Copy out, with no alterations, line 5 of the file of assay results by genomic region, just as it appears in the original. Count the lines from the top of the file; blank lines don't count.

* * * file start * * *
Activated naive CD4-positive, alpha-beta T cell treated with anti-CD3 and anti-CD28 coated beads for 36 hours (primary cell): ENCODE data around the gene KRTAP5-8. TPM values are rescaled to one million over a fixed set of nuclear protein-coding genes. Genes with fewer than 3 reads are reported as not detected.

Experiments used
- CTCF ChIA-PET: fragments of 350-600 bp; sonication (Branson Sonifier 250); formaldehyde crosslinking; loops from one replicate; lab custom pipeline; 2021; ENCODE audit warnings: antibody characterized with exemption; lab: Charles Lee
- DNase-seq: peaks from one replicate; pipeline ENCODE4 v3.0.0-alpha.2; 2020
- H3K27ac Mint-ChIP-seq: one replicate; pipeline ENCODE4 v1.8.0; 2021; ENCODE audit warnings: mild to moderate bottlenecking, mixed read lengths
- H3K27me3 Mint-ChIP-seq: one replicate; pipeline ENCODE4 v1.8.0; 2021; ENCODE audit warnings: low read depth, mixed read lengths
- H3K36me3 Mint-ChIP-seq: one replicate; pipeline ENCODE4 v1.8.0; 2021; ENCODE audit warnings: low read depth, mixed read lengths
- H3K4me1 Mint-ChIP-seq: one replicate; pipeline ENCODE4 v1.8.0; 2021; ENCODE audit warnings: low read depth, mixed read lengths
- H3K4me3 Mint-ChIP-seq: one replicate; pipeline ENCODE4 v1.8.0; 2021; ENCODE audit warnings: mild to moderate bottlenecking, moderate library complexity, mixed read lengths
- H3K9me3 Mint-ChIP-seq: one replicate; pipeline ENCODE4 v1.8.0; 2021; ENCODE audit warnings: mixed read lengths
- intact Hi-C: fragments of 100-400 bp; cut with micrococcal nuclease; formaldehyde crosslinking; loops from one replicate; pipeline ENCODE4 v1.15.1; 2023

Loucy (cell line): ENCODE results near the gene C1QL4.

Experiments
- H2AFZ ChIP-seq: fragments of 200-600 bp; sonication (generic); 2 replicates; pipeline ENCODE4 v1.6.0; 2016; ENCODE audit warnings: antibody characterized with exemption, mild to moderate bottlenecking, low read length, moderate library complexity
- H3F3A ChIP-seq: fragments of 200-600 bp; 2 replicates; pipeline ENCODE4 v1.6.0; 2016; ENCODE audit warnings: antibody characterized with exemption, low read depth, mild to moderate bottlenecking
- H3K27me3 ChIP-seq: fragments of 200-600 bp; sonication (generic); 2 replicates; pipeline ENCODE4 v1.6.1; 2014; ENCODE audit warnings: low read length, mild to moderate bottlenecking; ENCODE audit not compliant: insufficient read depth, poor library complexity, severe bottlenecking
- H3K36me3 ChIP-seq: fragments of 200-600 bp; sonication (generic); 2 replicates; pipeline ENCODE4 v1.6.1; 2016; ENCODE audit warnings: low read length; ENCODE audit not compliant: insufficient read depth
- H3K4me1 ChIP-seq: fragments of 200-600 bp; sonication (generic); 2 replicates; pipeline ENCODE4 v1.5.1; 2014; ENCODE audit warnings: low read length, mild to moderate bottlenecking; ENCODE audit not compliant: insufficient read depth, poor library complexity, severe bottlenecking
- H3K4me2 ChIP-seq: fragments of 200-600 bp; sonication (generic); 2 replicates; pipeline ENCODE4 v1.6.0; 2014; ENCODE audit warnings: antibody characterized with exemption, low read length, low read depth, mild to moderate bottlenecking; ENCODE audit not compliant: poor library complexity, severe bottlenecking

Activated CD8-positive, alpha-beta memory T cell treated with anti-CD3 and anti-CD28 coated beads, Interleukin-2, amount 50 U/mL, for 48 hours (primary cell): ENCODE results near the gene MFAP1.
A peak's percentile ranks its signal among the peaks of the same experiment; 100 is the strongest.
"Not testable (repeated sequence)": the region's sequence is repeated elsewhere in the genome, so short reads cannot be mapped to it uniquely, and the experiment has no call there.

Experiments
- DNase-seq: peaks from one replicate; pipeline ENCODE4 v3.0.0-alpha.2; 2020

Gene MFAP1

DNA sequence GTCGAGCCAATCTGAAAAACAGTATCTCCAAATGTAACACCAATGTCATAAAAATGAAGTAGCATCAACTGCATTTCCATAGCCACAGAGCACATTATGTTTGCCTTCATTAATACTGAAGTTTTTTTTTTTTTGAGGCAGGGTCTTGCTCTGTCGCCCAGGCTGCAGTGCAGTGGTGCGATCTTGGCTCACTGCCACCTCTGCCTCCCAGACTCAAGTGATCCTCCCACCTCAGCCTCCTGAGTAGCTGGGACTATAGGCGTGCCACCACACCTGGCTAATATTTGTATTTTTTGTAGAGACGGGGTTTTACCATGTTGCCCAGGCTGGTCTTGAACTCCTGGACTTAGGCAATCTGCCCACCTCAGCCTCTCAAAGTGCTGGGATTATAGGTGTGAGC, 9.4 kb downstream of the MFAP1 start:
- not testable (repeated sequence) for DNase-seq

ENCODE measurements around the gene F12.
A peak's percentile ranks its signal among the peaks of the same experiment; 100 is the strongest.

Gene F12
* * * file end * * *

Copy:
- H3K27ac Mint-ChIP-seq: one replicate; pipeline ENCODE4 v1.8.0; 2021; ENCODE audit warnings: mild to moderate bottlenecking, mixed read lengths